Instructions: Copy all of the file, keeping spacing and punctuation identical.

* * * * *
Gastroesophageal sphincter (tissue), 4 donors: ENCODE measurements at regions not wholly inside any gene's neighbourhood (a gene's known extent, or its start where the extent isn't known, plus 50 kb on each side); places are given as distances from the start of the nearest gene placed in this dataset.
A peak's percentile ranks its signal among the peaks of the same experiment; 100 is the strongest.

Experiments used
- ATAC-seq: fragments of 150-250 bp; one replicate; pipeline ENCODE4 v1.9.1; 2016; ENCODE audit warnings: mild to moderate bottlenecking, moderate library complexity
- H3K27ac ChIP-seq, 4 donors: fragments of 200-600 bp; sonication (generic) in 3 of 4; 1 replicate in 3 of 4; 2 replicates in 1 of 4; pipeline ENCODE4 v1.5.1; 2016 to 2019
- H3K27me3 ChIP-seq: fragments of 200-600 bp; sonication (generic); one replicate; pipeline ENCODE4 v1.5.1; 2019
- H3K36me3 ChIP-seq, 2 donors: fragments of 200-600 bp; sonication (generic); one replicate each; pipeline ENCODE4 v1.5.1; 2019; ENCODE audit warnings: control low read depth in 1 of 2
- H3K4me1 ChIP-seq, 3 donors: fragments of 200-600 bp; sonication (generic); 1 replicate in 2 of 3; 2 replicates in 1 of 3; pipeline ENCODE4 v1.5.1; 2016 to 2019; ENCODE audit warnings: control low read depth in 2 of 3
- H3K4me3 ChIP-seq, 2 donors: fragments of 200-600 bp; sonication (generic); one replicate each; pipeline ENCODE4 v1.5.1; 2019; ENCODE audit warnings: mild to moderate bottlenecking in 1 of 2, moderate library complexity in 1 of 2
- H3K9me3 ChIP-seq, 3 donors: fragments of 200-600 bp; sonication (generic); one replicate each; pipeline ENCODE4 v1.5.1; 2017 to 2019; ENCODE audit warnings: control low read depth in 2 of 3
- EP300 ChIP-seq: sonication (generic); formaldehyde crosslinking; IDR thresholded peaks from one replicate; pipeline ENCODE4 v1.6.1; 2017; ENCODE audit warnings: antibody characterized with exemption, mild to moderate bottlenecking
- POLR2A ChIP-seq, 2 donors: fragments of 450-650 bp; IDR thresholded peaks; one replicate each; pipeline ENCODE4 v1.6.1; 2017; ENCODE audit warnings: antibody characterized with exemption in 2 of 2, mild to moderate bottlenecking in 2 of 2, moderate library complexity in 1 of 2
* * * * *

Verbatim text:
Gastroesophageal sphincter (tissue), 4 donors: ENCODE measurements at regions not wholly inside any gene's neighbourhood (a gene's known extent, or its start where the extent isn't known, plus 50 kb on each side); places are given as distances from the start of the nearest gene placed in this dataset.
A peak's percentile ranks its signal among the peaks of the same experiment; 100 is the strongest.

Experiments used
- ATAC-seq: fragments of 150-250 bp; one replicate; pipeline ENCODE4 v1.9.1; 2016; ENCODE audit warnings: mild to moderate bottlenecking, moderate library complexity
- H3K27ac ChIP-seq, 4 donors: fragments of 200-600 bp; sonication (generic) in 3 of 4; 1 replicate in 3 of 4; 2 replicates in 1 of 4; pipeline ENCODE4 v1.5.1; 2016 to 2019
- H3K27me3 ChIP-seq: fragments of 200-600 bp; sonication (generic); one replicate; pipeline ENCODE4 v1.5.1; 2019
- H3K36me3 ChIP-seq, 2 donors: fragments of 200-600 bp; sonication (generic); one replicate each; pipeline ENCODE4 v1.5.1; 2019; ENCODE audit warnings: control low read depth in 1 of 2
- H3K4me1 ChIP-seq, 3 donors: fragments of 200-600 bp; sonication (generic); 1 replicate in 2 of 3; 2 replicates in 1 of 3; pipeline ENCODE4 v1.5.1; 2016 to 2019; ENCODE audit warnings: control low read depth in 2 of 3
- H3K4me3 ChIP-seq, 2 donors: fragments of 200-600 bp; sonication (generic); one replicate each; pipeline ENCODE4 v1.5.1; 2019; ENCODE audit warnings: mild to moderate bottlenecking in 1 of 2, moderate library complexity in 1 of 2
- H3K9me3 ChIP-seq, 3 donors: fragments of 200-600 bp; sonication (generic); one replicate each; pipeline ENCODE4 v1.5.1; 2017 to 2019; ENCODE audit warnings: control low read depth in 2 of 3
- EP300 ChIP-seq: sonication (generic); formaldehyde crosslinking; IDR thresholded peaks from one replicate; pipeline ENCODE4 v1.6.1; 2017; ENCODE audit warnings: antibody characterized with exemption, mild to moderate bottlenecking
- POLR2A ChIP-seq, 2 donors: fragments of 450-650 bp; IDR thresholded peaks; one replicate each; pipeline ENCODE4 v1.6.1; 2017; ENCODE audit warnings: antibody characterized with exemption in 2 of 2, mild to moderate bottlenecking in 2 of 2, moderate library complexity in 1 of 2